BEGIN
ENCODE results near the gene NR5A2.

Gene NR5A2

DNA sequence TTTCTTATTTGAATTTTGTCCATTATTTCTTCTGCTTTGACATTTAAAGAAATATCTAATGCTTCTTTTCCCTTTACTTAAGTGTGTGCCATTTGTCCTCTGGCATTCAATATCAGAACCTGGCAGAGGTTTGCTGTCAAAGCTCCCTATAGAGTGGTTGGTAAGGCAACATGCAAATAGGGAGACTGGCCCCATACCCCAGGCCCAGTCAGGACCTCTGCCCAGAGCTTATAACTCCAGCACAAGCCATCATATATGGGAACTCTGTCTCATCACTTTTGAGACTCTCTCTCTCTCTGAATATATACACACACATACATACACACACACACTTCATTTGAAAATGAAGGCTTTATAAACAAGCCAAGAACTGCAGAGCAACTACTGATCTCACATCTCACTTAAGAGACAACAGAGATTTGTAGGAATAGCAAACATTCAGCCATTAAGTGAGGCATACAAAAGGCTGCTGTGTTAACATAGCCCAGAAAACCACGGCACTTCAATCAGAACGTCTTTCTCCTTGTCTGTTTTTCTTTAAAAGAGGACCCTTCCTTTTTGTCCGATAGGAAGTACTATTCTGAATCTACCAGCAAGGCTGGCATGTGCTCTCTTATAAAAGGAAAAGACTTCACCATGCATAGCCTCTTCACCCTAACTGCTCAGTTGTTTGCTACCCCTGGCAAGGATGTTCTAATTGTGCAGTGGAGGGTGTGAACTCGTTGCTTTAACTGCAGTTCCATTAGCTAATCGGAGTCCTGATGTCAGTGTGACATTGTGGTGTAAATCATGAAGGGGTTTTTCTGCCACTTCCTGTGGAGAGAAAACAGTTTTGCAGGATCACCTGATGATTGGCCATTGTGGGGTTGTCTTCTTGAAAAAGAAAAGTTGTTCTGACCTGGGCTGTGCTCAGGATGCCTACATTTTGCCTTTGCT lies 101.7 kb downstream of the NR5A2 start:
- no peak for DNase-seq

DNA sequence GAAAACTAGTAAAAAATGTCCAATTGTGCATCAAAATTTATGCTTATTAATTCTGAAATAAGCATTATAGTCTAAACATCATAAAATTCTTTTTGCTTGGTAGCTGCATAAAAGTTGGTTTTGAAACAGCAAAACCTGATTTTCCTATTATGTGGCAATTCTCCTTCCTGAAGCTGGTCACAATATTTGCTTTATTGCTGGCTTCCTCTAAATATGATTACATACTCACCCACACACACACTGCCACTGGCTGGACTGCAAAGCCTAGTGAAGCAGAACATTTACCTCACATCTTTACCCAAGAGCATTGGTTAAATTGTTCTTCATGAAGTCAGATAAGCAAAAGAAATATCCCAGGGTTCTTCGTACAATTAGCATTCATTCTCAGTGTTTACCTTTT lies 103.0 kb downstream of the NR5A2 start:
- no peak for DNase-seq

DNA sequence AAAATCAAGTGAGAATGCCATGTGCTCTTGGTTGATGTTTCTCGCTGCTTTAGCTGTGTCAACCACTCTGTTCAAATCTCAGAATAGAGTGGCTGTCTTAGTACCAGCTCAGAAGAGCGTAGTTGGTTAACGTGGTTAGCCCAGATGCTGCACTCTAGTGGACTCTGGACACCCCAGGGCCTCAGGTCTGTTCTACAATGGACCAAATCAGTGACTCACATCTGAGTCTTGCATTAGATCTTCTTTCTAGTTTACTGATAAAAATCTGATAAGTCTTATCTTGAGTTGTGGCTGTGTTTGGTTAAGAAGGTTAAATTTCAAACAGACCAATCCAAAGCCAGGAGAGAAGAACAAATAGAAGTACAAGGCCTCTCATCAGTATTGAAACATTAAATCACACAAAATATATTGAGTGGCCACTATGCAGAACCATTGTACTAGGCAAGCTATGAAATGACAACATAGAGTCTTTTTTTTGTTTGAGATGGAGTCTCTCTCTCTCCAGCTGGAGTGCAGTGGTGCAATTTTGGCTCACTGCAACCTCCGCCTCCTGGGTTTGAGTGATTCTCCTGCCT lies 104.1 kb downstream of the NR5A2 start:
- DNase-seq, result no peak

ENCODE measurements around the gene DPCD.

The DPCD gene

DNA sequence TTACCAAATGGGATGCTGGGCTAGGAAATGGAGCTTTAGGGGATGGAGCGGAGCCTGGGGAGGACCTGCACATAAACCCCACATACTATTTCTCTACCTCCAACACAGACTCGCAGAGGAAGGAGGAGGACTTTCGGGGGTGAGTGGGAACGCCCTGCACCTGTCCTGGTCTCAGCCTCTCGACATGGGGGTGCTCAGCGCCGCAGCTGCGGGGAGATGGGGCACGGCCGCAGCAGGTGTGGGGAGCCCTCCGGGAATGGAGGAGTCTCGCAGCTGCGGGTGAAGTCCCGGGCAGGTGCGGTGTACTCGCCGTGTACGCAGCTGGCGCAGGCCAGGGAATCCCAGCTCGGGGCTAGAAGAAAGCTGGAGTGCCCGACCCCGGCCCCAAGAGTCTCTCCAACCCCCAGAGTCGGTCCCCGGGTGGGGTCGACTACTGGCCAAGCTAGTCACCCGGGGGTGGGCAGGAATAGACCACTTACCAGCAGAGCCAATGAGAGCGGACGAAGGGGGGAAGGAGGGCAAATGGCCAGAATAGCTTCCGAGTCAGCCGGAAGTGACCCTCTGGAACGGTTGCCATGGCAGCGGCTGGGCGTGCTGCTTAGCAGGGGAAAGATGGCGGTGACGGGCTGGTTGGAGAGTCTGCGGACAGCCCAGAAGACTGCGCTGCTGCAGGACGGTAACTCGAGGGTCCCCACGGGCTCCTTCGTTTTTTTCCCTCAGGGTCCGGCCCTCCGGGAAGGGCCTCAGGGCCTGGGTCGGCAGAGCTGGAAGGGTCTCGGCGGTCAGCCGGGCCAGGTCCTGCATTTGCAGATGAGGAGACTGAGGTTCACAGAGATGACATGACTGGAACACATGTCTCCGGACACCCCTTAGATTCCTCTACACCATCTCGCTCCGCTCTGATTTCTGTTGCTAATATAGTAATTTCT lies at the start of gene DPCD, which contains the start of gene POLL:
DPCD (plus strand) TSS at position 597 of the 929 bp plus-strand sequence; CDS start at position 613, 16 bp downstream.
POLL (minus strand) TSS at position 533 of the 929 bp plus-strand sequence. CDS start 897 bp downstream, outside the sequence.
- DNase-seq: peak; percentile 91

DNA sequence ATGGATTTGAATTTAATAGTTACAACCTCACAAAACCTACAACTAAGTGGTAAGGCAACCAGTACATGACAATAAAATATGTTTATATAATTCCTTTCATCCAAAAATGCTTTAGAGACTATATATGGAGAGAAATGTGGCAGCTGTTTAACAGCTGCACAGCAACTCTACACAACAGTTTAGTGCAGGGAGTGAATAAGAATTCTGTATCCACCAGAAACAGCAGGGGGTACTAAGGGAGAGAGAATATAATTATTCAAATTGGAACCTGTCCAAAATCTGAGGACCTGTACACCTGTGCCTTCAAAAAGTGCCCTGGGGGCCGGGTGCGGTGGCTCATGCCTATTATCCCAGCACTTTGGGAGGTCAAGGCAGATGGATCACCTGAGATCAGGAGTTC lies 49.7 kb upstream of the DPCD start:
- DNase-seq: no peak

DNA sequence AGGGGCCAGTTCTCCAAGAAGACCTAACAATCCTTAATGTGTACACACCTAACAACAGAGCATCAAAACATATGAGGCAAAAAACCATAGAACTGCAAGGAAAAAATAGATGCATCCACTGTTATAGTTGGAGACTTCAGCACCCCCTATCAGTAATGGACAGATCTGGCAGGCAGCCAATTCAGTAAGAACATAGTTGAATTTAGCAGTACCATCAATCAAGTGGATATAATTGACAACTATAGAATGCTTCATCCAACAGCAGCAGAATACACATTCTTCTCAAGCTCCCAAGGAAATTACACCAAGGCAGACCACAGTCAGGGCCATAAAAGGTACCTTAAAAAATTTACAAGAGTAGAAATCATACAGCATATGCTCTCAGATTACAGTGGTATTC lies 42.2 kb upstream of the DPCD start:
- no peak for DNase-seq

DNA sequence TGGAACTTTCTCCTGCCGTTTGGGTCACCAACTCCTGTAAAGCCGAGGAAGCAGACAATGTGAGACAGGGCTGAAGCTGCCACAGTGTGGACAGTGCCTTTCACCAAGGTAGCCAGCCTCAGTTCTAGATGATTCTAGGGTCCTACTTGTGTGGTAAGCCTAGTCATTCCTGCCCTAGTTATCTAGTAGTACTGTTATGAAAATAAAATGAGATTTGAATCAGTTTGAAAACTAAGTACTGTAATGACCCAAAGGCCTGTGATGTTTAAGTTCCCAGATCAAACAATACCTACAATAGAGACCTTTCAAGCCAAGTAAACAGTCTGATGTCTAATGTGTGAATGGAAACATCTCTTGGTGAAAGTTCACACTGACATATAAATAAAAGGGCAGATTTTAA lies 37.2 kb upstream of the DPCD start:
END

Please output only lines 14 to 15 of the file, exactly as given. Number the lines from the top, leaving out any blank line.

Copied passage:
- DNase-seq: peak; percentile 91

DNA sequence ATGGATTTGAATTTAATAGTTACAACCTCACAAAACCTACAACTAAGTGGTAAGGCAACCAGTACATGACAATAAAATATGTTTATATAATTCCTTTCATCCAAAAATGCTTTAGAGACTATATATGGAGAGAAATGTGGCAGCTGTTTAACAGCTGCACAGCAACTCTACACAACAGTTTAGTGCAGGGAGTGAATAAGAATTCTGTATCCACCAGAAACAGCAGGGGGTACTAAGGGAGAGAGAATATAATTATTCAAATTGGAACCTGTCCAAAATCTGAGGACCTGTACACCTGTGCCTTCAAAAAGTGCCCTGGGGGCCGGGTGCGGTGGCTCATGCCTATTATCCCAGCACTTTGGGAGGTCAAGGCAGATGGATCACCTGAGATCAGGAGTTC lies 49.7 kb upstream of the DPCD start: